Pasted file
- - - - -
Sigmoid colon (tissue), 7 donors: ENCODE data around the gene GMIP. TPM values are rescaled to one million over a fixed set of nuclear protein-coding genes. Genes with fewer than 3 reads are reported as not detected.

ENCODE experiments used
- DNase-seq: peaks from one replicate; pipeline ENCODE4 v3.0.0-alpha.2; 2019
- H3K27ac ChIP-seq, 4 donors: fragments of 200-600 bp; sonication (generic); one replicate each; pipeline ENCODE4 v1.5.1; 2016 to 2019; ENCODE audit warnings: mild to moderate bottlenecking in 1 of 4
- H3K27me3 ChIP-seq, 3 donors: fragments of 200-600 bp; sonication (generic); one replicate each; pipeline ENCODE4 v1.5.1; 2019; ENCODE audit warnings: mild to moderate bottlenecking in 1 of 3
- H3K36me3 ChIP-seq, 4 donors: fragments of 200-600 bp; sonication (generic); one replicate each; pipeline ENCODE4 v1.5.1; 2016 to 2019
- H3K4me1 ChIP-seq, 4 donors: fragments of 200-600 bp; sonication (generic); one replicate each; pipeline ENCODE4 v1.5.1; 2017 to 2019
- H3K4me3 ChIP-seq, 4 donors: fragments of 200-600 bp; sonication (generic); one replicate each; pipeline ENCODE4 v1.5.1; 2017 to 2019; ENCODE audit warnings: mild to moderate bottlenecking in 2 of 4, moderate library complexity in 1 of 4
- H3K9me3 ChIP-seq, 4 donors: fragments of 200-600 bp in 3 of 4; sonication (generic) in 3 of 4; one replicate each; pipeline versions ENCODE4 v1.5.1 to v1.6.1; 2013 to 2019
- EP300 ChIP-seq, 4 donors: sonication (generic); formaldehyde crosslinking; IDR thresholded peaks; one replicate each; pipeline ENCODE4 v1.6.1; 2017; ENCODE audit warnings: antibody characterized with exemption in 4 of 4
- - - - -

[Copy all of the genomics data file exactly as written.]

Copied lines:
Sigmoid colon (tissue), 7 donors: ENCODE data around the gene GMIP. TPM values are rescaled to one million over a fixed set of nuclear protein-coding genes. Genes with fewer than 3 reads are reported as not detected.

ENCODE experiments used
- DNase-seq: peaks from one replicate; pipeline ENCODE4 v3.0.0-alpha.2; 2019
- H3K27ac ChIP-seq, 4 donors: fragments of 200-600 bp; sonication (generic); one replicate each; pipeline ENCODE4 v1.5.1; 2016 to 2019; ENCODE audit warnings: mild to moderate bottlenecking in 1 of 4
- H3K27me3 ChIP-seq, 3 donors: fragments of 200-600 bp; sonication (generic); one replicate each; pipeline ENCODE4 v1.5.1; 2019; ENCODE audit warnings: mild to moderate bottlenecking in 1 of 3
- H3K36me3 ChIP-seq, 4 donors: fragments of 200-600 bp; sonication (generic); one replicate each; pipeline ENCODE4 v1.5.1; 2016 to 2019
- H3K4me1 ChIP-seq, 4 donors: fragments of 200-600 bp; sonication (generic); one replicate each; pipeline ENCODE4 v1.5.1; 2017 to 2019
- H3K4me3 ChIP-seq, 4 donors: fragments of 200-600 bp; sonication (generic); one replicate each; pipeline ENCODE4 v1.5.1; 2017 to 2019; ENCODE audit warnings: mild to moderate bottlenecking in 2 of 4, moderate library complexity in 1 of 4
- H3K9me3 ChIP-seq, 4 donors: fragments of 200-600 bp in 3 of 4; sonication (generic) in 3 of 4; one replicate each; pipeline versions ENCODE4 v1.5.1 to v1.6.1; 2013 to 2019
- EP300 ChIP-seq, 4 donors: sonication (generic); formaldehyde crosslinking; IDR thresholded peaks; one replicate each; pipeline ENCODE4 v1.6.1; 2017; ENCODE audit warnings: antibody characterized with exemption in 4 of 4